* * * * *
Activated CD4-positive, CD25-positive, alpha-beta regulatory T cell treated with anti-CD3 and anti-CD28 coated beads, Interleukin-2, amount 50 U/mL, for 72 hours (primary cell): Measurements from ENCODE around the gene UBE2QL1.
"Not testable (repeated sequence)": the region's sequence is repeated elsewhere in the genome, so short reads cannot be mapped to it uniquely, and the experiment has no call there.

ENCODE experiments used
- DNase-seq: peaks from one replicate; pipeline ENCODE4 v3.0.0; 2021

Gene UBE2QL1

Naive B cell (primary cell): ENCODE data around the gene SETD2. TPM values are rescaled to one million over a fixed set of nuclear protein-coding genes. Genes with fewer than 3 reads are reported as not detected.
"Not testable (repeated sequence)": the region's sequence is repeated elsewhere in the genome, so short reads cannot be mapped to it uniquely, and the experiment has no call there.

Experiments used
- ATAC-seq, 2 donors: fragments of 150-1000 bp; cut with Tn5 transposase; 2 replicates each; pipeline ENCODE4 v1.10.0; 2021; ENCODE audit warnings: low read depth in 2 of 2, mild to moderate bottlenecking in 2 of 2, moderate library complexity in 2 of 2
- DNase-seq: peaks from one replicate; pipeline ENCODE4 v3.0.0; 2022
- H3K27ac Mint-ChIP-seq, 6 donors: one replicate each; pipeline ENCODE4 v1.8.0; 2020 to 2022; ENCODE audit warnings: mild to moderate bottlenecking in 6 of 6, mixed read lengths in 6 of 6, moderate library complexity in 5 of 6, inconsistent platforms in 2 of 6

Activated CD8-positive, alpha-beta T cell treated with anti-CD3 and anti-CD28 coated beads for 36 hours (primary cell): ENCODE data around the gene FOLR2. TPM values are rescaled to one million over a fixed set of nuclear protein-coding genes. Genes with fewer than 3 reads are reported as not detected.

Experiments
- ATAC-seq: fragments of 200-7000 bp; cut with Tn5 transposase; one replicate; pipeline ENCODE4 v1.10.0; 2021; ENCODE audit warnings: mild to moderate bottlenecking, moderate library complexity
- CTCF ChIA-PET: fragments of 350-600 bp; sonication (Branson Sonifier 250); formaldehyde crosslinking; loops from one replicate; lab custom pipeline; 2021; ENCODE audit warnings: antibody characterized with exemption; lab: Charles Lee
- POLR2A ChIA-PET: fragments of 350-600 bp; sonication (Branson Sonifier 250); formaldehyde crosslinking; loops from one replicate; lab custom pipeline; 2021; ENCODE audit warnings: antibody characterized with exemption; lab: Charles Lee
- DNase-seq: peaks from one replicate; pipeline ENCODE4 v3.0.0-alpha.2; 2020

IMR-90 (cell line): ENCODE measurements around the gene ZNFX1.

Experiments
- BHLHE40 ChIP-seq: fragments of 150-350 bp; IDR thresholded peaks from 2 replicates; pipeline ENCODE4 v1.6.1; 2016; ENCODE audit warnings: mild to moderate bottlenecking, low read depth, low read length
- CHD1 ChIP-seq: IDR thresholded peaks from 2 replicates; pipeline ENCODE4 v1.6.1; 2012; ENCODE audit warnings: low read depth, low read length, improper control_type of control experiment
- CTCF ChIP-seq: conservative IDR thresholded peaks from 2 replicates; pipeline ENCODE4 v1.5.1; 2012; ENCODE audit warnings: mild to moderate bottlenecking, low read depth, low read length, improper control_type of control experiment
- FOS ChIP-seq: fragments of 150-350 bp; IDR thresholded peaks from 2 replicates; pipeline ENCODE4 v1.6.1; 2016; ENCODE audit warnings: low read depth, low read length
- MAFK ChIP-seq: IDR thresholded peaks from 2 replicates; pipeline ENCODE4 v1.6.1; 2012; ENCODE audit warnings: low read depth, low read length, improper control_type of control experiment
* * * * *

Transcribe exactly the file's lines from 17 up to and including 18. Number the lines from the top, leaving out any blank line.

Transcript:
- DNase-seq: peaks from one replicate; pipeline ENCODE4 v3.0.0-alpha.2; 2020

IMR-90 (cell line): ENCODE measurements around the gene ZNFX1.